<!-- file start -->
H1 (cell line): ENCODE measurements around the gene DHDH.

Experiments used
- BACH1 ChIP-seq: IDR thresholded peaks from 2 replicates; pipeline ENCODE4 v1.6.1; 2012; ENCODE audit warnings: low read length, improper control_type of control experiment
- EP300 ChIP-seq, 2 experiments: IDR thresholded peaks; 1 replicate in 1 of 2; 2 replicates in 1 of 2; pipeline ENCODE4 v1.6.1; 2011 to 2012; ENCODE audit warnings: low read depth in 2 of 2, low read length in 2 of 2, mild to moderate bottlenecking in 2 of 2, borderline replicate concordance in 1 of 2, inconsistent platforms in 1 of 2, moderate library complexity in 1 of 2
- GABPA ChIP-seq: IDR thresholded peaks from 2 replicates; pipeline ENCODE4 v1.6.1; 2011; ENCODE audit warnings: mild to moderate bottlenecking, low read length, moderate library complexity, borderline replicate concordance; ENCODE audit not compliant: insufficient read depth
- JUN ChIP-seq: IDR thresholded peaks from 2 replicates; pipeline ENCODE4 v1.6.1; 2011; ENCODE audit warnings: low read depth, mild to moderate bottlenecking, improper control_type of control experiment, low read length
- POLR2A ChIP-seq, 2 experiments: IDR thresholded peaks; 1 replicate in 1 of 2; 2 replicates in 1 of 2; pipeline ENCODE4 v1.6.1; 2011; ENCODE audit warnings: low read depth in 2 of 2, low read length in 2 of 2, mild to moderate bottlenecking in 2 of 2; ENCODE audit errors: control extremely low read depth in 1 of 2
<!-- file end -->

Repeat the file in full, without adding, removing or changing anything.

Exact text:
H1 (cell line): ENCODE measurements around the gene DHDH.

Experiments used
- BACH1 ChIP-seq: IDR thresholded peaks from 2 replicates; pipeline ENCODE4 v1.6.1; 2012; ENCODE audit warnings: low read length, improper control_type of control experiment
- EP300 ChIP-seq, 2 experiments: IDR thresholded peaks; 1 replicate in 1 of 2; 2 replicates in 1 of 2; pipeline ENCODE4 v1.6.1; 2011 to 2012; ENCODE audit warnings: low read depth in 2 of 2, low read length in 2 of 2, mild to moderate bottlenecking in 2 of 2, borderline replicate concordance in 1 of 2, inconsistent platforms in 1 of 2, moderate library complexity in 1 of 2
- GABPA ChIP-seq: IDR thresholded peaks from 2 replicates; pipeline ENCODE4 v1.6.1; 2011; ENCODE audit warnings: mild to moderate bottlenecking, low read length, moderate library complexity, borderline replicate concordance; ENCODE audit not compliant: insufficient read depth
- JUN ChIP-seq: IDR thresholded peaks from 2 replicates; pipeline ENCODE4 v1.6.1; 2011; ENCODE audit warnings: low read depth, mild to moderate bottlenecking, improper control_type of control experiment, low read length
- POLR2A ChIP-seq, 2 experiments: IDR thresholded peaks; 1 replicate in 1 of 2; 2 replicates in 1 of 2; pipeline ENCODE4 v1.6.1; 2011; ENCODE audit warnings: low read depth in 2 of 2, low read length in 2 of 2, mild to moderate bottlenecking in 2 of 2; ENCODE audit errors: control extremely low read depth in 1 of 2